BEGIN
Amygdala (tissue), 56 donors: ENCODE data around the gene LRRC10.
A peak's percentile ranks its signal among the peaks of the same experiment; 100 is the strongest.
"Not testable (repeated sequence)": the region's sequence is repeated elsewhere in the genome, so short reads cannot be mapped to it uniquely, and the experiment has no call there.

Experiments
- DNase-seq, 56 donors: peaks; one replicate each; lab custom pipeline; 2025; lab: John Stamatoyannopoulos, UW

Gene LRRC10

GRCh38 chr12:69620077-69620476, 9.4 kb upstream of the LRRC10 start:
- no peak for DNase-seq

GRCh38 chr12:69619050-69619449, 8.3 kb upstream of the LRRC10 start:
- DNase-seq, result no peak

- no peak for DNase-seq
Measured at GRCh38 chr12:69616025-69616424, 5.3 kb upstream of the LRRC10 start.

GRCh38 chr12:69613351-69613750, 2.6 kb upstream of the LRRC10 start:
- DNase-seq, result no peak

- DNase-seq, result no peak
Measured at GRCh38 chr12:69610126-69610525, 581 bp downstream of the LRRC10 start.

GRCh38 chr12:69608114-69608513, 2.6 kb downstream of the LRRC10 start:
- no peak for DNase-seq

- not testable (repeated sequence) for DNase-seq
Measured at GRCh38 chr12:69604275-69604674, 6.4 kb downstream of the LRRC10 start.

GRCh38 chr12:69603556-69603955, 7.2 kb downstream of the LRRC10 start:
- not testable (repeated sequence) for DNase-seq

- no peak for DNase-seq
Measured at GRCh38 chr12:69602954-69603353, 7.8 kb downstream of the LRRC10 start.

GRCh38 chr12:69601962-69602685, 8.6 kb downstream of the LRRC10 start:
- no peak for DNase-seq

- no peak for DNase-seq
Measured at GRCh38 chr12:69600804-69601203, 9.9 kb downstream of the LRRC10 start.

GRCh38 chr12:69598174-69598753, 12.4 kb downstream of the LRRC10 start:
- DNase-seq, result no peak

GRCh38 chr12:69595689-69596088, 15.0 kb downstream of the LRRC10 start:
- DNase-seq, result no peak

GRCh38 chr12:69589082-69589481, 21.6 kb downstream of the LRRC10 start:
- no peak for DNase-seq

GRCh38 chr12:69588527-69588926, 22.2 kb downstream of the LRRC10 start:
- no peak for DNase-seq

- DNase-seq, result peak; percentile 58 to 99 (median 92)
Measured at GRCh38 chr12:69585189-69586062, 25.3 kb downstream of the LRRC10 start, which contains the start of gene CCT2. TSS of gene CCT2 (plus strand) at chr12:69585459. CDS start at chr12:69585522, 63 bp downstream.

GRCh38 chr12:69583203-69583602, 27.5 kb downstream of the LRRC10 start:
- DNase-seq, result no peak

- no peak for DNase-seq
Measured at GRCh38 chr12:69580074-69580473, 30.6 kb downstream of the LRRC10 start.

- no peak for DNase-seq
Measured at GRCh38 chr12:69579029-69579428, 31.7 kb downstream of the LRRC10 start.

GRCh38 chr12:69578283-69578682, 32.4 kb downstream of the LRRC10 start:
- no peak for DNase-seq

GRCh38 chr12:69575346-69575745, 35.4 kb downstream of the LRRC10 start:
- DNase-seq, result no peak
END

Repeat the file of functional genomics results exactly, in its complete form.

Amygdala (tissue), 56 donors: ENCODE data around the gene LRRC10.
A peak's percentile ranks its signal among the peaks of the same experiment; 100 is the strongest.
"Not testable (repeated sequence)": the region's sequence is repeated elsewhere in the genome, so short reads cannot be mapped to it uniquely, and the experiment has no call there.

Experiments
- DNase-seq, 56 donors: peaks; one replicate each; lab custom pipeline; 2025; lab: John Stamatoyannopoulos, UW

Gene LRRC10

GRCh38 chr12:69620077-69620476, 9.4 kb upstream of the LRRC10 start:
- no peak for DNase-seq

GRCh38 chr12:69619050-69619449, 8.3 kb upstream of the LRRC10 start:
- DNase-seq, result no peak

- no peak for DNase-seq
Measured at GRCh38 chr12:69616025-69616424, 5.3 kb upstream of the LRRC10 start.

GRCh38 chr12:69613351-69613750, 2.6 kb upstream of the LRRC10 start:
- DNase-seq, result no peak

- DNase-seq, result no peak
Measured at GRCh38 chr12:69610126-69610525, 581 bp downstream of the LRRC10 start.

GRCh38 chr12:69608114-69608513, 2.6 kb downstream of the LRRC10 start:
- no peak for DNase-seq

- not testable (repeated sequence) for DNase-seq
Measured at GRCh38 chr12:69604275-69604674, 6.4 kb downstream of the LRRC10 start.

GRCh38 chr12:69603556-69603955, 7.2 kb downstream of the LRRC10 start:
- not testable (repeated sequence) for DNase-seq

- no peak for DNase-seq
Measured at GRCh38 chr12:69602954-69603353, 7.8 kb downstream of the LRRC10 start.

GRCh38 chr12:69601962-69602685, 8.6 kb downstream of the LRRC10 start:
- no peak for DNase-seq

- no peak for DNase-seq
Measured at GRCh38 chr12:69600804-69601203, 9.9 kb downstream of the LRRC10 start.

GRCh38 chr12:69598174-69598753, 12.4 kb downstream of the LRRC10 start:
- DNase-seq, result no peak

GRCh38 chr12:69595689-69596088, 15.0 kb downstream of the LRRC10 start:
- DNase-seq, result no peak

GRCh38 chr12:69589082-69589481, 21.6 kb downstream of the LRRC10 start:
- no peak for DNase-seq

GRCh38 chr12:69588527-69588926, 22.2 kb downstream of the LRRC10 start:
- no peak for DNase-seq

- DNase-seq, result peak; percentile 58 to 99 (median 92)
Measured at GRCh38 chr12:69585189-69586062, 25.3 kb downstream of the LRRC10 start, which contains the start of gene CCT2. TSS of gene CCT2 (plus strand) at chr12:69585459. CDS start at chr12:69585522, 63 bp downstream.

GRCh38 chr12:69583203-69583602, 27.5 kb downstream of the LRRC10 start:
- DNase-seq, result no peak

- no peak for DNase-seq
Measured at GRCh38 chr12:69580074-69580473, 30.6 kb downstream of the LRRC10 start.

- no peak for DNase-seq
Measured at GRCh38 chr12:69579029-69579428, 31.7 kb downstream of the LRRC10 start.

GRCh38 chr12:69578283-69578682, 32.4 kb downstream of the LRRC10 start:
- no peak for DNase-seq

GRCh38 chr12:69575346-69575745, 35.4 kb downstream of the LRRC10 start:
- DNase-seq, result no peak